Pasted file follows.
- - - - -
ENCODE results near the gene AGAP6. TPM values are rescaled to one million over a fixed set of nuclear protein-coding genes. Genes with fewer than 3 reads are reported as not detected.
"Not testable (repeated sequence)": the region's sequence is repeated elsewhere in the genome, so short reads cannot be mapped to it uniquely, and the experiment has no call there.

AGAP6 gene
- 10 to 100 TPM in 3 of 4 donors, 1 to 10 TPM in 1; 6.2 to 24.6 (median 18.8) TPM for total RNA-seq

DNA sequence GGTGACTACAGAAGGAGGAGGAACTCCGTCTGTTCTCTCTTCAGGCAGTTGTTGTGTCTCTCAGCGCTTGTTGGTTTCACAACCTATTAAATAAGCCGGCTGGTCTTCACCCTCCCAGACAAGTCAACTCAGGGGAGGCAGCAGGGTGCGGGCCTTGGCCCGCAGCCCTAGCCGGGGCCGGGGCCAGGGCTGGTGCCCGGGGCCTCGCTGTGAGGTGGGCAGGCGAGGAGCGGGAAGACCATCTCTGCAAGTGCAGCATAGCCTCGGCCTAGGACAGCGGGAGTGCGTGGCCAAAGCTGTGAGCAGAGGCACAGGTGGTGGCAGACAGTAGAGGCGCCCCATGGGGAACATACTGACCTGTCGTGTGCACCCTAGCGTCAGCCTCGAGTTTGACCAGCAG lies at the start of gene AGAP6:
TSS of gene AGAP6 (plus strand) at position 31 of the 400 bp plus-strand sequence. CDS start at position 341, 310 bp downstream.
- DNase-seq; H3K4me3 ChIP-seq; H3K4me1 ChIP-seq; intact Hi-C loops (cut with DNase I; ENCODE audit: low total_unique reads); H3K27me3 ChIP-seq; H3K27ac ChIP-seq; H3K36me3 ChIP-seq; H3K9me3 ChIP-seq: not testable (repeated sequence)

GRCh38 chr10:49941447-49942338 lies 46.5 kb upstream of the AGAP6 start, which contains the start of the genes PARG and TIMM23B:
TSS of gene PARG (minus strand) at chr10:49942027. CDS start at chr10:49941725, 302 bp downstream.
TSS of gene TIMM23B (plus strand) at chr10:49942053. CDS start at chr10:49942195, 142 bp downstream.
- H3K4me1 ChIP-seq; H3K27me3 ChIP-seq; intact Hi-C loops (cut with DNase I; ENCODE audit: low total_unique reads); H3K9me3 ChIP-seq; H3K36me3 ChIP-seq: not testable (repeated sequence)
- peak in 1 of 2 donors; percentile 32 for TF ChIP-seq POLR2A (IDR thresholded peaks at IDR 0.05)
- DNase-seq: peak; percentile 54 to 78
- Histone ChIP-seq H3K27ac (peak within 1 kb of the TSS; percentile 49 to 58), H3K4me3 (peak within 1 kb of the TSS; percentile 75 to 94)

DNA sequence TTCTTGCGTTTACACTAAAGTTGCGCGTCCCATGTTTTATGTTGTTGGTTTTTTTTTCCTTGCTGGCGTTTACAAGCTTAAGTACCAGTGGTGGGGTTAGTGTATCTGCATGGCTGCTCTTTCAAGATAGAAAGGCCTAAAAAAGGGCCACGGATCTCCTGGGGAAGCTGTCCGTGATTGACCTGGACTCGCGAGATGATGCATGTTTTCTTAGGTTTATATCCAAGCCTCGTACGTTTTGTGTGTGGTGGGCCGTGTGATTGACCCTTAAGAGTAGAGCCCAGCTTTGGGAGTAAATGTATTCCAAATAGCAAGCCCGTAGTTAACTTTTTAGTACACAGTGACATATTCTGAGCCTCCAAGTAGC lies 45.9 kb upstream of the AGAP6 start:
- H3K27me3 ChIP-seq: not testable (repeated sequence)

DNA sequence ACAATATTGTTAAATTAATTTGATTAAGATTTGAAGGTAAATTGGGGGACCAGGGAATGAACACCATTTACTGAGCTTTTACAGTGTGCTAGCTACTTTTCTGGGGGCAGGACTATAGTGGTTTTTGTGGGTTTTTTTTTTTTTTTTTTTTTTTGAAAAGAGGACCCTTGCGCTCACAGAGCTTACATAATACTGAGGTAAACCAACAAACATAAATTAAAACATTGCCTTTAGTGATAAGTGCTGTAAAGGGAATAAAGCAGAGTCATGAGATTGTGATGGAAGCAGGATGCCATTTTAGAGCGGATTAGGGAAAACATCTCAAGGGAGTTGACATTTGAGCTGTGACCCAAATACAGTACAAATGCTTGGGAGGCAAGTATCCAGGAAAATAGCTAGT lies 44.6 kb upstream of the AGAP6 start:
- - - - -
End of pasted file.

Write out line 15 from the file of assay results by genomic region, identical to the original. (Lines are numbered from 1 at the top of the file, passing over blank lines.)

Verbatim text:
DNA sequence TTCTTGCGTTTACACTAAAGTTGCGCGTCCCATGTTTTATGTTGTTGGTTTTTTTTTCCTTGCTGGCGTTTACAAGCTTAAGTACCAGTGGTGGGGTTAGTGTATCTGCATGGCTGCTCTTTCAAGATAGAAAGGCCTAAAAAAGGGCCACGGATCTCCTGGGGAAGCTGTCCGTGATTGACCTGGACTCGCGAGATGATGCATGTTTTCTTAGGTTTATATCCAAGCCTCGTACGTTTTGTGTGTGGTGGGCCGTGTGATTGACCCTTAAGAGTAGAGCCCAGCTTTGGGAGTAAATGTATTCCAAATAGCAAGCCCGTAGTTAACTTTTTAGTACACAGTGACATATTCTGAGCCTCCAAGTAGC lies 45.9 kb upstream of the AGAP6 start: